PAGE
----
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Returns On Capital Are Showing Encouraging Signs At Kraton (NYSE:KRA)

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If you're looking for a multi-bagger, there's a few things to keep an eye out for. Amongst other things, we'll want to see two things; firstly, a growing return on capital employed (ROCE) and secondly, an expansion in the company's amount of capital employed. Put simply, these types of businesses are compounding machines, meaning they are continually reinvesting their earnings at ever-higher rates of return. Speaking of which, we noticed some great changes in Kraton's (NYSE:KRA) returns on capital, so let's have a look.

Return On Capital Employed (ROCE): What is it?

For those that aren't sure what ROCE is, it measures the amount of pre-tax profits a company can generate from the capital employed in its business. The formula for this calculation on Kraton is:

Return on Capital Employed = Earnings Before Interest and Tax (EBIT) ÷ (Total Assets - Current Liabilities)

0.044 = US$89m ÷ (US$2.5b - US$443m) (Based on the trailing twelve months to March 2021).

So, Kraton has an ROCE of 4.4%. Ultimately, that's a low return and it under-performs the Chemicals industry average of 7.7%.

View our latest analysis for Kraton

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In the above chart we have measured Kraton's prior ROCE against its prior performance, but the future is arguably more important. If you're interested, you can view the analysts predictions in our free report on analyst forecasts for the company.

So How Is Kraton's ROCE Trending?

Even though ROCE is still low in absolute terms, it's good to see it's heading in the right direction. The data shows that returns on capital have increased by 144% over the trailing five years. That's a very favorable trend because this means that the company is earning more per dollar of capital that's being employed. Speaking of capital employed, the company is actually utilizing 26% less than it was five years ago, which can be indicative of a business that's improving its efficiency. A business that's shrinking its asset base like this isn't usually typical of a soon to be multi-bagger company.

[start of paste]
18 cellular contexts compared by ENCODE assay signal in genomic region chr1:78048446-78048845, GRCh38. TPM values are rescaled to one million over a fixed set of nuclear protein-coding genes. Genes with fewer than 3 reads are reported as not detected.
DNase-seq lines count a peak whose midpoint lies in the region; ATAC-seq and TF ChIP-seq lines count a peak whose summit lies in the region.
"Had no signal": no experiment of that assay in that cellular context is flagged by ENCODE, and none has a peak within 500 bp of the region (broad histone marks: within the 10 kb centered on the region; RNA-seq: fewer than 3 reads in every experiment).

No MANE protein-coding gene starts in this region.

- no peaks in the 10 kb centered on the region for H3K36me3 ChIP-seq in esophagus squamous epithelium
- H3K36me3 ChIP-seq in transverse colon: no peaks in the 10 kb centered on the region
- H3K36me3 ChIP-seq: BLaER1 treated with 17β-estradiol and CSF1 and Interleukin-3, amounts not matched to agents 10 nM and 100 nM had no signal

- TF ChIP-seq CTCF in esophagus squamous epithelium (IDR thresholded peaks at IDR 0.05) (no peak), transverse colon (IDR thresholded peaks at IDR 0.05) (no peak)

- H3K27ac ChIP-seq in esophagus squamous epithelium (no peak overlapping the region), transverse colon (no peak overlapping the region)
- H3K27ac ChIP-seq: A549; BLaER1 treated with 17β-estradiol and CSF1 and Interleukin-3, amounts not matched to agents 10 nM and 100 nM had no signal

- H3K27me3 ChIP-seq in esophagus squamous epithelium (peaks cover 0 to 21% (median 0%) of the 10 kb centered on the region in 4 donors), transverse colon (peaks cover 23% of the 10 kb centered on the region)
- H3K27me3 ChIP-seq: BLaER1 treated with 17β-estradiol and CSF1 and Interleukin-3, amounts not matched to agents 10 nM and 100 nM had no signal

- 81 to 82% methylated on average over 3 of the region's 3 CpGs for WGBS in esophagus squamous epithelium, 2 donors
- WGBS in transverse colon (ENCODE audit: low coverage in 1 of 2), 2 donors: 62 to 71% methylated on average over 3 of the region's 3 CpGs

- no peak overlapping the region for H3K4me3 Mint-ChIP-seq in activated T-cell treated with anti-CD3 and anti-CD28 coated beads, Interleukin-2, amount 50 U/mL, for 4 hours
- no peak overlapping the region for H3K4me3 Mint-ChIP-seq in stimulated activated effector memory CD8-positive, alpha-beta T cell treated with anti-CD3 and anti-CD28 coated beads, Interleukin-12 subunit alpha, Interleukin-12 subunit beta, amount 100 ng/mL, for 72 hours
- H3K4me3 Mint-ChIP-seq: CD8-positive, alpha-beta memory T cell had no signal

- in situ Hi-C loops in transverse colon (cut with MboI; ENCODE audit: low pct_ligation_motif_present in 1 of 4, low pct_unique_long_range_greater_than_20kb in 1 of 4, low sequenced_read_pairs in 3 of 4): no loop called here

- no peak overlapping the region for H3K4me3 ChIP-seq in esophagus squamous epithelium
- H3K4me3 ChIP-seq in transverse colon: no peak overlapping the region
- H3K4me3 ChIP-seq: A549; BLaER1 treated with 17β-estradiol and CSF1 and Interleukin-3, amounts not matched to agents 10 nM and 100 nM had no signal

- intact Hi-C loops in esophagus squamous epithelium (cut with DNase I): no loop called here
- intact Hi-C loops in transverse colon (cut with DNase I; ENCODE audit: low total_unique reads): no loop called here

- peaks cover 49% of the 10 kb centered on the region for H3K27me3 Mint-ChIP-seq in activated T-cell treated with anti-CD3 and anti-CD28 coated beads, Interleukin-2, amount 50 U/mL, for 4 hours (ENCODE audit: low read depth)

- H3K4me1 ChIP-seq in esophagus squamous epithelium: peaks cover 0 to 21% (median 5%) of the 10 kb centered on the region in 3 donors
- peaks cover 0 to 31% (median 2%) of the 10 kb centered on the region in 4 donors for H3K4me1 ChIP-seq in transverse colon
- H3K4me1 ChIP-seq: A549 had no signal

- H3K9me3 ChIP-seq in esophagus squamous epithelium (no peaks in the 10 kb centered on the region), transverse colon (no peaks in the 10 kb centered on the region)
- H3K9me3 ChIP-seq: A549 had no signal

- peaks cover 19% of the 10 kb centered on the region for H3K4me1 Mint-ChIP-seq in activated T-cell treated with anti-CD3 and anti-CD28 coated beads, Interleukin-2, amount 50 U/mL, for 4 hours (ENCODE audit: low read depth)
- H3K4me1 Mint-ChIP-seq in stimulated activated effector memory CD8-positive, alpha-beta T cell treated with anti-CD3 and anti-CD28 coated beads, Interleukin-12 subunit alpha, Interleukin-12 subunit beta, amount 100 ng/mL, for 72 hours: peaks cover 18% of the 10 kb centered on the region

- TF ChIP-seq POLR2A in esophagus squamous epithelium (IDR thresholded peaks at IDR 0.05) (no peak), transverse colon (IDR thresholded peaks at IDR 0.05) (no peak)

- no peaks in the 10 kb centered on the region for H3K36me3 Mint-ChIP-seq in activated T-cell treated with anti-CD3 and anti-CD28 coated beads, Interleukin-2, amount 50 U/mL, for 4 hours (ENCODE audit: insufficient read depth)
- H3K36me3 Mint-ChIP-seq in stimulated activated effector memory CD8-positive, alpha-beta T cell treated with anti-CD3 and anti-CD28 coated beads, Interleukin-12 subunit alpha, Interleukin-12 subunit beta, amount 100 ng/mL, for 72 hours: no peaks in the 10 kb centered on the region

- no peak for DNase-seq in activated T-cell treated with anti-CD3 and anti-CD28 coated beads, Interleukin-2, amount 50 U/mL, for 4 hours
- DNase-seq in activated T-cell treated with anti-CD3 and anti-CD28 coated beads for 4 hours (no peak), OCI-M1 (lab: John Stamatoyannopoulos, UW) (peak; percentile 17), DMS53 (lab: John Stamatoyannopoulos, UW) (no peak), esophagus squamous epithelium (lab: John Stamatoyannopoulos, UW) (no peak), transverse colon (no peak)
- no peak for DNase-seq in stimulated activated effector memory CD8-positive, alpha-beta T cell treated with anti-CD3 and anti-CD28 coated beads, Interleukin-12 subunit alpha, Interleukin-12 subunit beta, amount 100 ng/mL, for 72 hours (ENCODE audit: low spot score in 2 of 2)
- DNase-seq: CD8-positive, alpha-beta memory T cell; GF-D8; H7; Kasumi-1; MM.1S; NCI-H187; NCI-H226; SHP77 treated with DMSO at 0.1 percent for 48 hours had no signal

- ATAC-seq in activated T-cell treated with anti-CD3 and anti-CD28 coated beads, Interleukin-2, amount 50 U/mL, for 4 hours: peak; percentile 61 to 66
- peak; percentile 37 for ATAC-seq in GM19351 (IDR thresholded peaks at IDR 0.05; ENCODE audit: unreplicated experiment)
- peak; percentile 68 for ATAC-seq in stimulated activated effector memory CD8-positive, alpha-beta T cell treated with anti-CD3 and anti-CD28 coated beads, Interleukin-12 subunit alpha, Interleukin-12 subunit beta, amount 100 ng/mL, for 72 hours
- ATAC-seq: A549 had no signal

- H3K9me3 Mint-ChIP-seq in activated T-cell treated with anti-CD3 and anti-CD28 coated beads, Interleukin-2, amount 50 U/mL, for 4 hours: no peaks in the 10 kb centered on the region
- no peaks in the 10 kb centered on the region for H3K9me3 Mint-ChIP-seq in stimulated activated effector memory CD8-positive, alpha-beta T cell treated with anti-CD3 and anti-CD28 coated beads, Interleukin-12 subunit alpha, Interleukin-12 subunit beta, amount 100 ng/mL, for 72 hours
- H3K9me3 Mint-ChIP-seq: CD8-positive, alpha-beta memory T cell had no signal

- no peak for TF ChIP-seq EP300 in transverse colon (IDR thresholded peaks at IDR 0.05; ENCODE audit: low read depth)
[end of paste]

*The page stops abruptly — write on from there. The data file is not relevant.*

What We Can Learn From Kraton's ROCE

In summary, it's great to see that Kraton has been able to turn things around and earn higher returns on lower amounts of capital. Considering the stock has delivered 39% to its stockholders over the last five years, it may be fair to think that investors aren't fully aware of the promising trends yet. Given that, we'd look further into this stock in case it has more traits that could make it multiply in the long term.

If you'd like to know about the risks facing Kraton, we've discovered 1 warning sign that you should be aware of.

While Kraton may not currently earn the highest returns, we've compiled a list of companies that currently earn more than 25% return on equity. Check out this free list here.

This article by Simply Wall St is general in nature. It does not constitute a recommendation to buy or sell any stock, and does not take account of your objectives, or your financial situation. We aim to bring you long-term focused analysis driven by fundamental data. Note that our analysis may not factor in the latest price-sensitive company announcements or qualitative material. Simply Wall St has no position in any stocks mentioned.

Have feedback on this article? Concerned about the content? Get in touch with us directly. Alternatively, email editorial-team (at) simplywallst.com.